That was the biggest puff piece I have seen in a long time. 5 huge pages of puff. They haven't even invented a working battery yet! The Telser is in production already.

Here is a more interesting article:

http://www.economist.com/science/tm/displayStory.cfm?source=hptextfeature&story_id=11831730

Maybe it's puff, maybe not, but it sure isn't dripping with Aint Jemima Syrup like Russ's piece!

John Dewey July 31, 2008 at 10:11 am

"There's a national security undercurrent to the trend too"

I keep reading national security arguments about fuel efficiency, but I don't understand them. As long as Middle East and Venezuelan crude continues to cost far less to produce than any other source, the developed world will still be buying from them. In fact, if the demand for crude drops due to fuel efficiency, those politically risky nations should be supplying an even higher percentage of the world's energy.

Companies are developing alternative energy sources – and drilling 35,000 feet below the Gulf of Mexico – because the demand for energy remains high. Significant increases in fuel efficiency would discourage such investment, just as they did 25 years ago.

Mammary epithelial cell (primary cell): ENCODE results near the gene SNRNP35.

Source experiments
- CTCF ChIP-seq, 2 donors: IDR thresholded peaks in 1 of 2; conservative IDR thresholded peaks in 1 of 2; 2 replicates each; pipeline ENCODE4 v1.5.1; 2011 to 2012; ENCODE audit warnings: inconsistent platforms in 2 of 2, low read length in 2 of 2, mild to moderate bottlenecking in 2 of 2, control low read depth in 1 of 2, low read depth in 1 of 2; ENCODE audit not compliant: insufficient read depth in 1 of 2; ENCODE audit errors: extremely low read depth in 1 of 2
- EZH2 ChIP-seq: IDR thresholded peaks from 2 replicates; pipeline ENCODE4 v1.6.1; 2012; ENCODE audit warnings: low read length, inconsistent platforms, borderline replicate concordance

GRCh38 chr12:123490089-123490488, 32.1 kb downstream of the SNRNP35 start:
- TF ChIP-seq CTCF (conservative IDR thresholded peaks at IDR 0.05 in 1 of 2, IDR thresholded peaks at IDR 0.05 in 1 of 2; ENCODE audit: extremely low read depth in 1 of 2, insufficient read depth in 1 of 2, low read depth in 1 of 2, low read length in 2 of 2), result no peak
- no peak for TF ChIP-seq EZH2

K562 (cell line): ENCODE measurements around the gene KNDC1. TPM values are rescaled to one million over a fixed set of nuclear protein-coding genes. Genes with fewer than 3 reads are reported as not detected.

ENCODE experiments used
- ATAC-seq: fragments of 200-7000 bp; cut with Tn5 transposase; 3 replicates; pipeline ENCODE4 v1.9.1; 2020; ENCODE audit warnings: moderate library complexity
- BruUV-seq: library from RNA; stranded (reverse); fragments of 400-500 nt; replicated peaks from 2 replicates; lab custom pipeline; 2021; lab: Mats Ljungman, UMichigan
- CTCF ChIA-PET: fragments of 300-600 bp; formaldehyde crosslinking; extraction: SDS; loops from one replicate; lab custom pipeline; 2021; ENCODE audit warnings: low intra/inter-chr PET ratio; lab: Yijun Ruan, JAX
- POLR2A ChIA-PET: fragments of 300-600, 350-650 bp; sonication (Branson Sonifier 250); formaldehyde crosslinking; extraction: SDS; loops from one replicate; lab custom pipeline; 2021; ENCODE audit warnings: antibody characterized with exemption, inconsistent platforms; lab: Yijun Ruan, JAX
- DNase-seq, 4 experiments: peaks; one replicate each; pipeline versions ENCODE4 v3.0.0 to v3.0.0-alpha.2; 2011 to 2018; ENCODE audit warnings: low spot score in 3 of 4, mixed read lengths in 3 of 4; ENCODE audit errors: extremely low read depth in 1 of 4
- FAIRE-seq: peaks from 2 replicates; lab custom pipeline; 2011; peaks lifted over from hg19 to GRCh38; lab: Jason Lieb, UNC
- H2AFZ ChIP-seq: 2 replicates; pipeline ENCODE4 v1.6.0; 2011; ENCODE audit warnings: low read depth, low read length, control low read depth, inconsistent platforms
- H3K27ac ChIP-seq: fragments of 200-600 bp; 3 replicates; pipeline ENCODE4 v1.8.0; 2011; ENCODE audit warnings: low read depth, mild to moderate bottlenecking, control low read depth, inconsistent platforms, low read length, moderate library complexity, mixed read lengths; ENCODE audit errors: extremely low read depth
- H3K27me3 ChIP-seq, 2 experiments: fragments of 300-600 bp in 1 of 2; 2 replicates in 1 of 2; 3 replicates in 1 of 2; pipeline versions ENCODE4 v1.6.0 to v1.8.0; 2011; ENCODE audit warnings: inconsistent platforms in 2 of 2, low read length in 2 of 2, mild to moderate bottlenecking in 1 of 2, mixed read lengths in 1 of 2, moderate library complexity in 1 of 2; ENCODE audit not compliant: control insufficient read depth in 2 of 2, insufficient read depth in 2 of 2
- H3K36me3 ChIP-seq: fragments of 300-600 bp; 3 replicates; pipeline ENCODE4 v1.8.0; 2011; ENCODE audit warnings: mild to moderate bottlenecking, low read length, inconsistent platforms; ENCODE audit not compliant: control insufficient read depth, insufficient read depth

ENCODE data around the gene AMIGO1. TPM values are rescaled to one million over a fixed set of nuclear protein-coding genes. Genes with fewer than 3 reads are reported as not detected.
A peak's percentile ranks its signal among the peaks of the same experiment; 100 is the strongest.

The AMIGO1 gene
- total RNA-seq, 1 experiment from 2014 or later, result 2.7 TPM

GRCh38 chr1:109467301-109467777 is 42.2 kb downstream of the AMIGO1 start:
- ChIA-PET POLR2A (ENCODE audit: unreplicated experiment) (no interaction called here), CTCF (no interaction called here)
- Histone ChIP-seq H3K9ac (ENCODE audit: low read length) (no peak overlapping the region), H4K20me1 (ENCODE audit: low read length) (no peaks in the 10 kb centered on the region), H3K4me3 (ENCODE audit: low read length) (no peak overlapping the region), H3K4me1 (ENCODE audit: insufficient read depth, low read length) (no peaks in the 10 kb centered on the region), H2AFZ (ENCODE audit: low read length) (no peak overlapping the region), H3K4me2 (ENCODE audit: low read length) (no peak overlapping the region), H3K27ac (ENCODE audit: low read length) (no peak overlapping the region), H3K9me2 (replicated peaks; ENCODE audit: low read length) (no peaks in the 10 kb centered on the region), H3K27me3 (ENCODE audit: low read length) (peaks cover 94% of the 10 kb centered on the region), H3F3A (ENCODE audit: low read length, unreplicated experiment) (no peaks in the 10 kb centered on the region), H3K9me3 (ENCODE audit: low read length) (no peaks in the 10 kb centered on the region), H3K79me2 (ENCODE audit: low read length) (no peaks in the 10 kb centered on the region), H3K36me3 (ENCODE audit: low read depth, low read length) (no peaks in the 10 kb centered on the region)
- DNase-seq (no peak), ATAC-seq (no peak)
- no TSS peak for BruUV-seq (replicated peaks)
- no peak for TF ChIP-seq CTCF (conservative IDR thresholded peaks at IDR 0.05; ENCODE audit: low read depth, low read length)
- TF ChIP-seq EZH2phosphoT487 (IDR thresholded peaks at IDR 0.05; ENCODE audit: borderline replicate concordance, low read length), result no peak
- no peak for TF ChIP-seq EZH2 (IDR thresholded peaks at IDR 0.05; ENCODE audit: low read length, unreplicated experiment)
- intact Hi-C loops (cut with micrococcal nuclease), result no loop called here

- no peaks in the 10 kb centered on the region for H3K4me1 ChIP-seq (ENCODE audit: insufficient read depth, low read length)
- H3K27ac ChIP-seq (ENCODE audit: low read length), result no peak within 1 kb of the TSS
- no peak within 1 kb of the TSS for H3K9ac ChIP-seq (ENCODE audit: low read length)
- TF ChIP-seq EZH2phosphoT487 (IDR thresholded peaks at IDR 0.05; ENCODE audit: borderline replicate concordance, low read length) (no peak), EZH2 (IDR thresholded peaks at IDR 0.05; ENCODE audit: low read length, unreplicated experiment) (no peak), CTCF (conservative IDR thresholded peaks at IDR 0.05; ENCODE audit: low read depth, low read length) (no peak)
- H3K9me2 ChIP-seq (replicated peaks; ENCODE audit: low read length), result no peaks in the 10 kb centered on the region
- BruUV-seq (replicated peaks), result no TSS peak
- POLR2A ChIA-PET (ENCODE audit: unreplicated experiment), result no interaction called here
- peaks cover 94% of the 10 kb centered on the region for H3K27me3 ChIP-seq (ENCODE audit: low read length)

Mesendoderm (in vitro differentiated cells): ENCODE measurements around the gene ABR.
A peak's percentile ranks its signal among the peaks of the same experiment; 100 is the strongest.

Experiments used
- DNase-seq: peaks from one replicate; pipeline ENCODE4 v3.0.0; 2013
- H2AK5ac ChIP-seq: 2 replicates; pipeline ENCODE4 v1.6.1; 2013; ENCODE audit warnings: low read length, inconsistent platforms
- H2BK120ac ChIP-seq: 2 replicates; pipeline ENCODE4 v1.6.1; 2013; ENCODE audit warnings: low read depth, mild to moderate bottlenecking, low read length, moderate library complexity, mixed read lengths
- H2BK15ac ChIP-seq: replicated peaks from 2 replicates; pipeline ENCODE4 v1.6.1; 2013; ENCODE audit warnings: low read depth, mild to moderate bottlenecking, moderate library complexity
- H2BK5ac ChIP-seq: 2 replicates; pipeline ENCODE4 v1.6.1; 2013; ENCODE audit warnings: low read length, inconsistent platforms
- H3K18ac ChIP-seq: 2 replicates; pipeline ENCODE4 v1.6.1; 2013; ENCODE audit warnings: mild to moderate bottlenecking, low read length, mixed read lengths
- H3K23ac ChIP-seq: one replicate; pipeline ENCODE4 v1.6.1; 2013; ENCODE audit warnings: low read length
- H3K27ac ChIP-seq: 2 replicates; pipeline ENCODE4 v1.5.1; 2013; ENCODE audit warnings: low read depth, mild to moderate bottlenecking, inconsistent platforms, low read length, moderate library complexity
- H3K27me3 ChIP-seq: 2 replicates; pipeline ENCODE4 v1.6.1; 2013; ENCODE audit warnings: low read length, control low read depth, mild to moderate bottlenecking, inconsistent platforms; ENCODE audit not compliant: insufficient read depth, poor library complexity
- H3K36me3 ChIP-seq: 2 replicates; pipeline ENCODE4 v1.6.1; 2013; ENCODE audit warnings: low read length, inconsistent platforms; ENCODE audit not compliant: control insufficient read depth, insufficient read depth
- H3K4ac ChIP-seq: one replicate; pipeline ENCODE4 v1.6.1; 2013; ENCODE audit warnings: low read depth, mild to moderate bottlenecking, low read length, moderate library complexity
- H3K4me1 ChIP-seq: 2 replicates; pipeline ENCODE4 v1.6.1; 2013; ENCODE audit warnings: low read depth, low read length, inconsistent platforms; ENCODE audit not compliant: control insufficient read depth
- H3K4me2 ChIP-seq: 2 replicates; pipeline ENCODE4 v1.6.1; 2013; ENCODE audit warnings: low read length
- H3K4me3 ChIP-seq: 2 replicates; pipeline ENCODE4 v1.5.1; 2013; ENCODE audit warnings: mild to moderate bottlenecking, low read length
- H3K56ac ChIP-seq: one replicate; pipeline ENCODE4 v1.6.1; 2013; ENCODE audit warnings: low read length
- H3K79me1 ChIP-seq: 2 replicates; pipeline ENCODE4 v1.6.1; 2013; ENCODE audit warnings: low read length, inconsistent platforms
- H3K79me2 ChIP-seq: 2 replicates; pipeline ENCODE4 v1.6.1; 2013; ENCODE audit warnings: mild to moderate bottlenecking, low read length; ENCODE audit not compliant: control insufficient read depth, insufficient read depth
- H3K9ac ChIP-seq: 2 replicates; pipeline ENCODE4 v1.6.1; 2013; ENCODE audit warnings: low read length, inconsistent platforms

jp July 31, 2008 at 12:12 pm

the car has to cost as much or very close to regular gas versions. If they cost alot more they defeat the purpose for 99% of car buyers.

Its about lowest operating cost, till then its just a niche.

and if we do go electric and everyone is powering their cars at night. better build a ton more Nuke plants

vidyohs July 31, 2008 at 4:23 pm

I support jp's position and comments.

I am cynical about electric cars being the salvation because that still leaves us with generating electricity. Using energy to produce energy to use seems intuitively counter productive.

To me it makes more sense to pour more research into the hydrogen burning motor where the fuel is in abundance and little energy is used in capturing and converting it.

And then again we could rethink our basic problem and come up with another solution using materials at hand.

A vessel that attempts to move economically with its anchor dragging is going to be much more expensive than a vehicle that moves without an anchor dragging, right?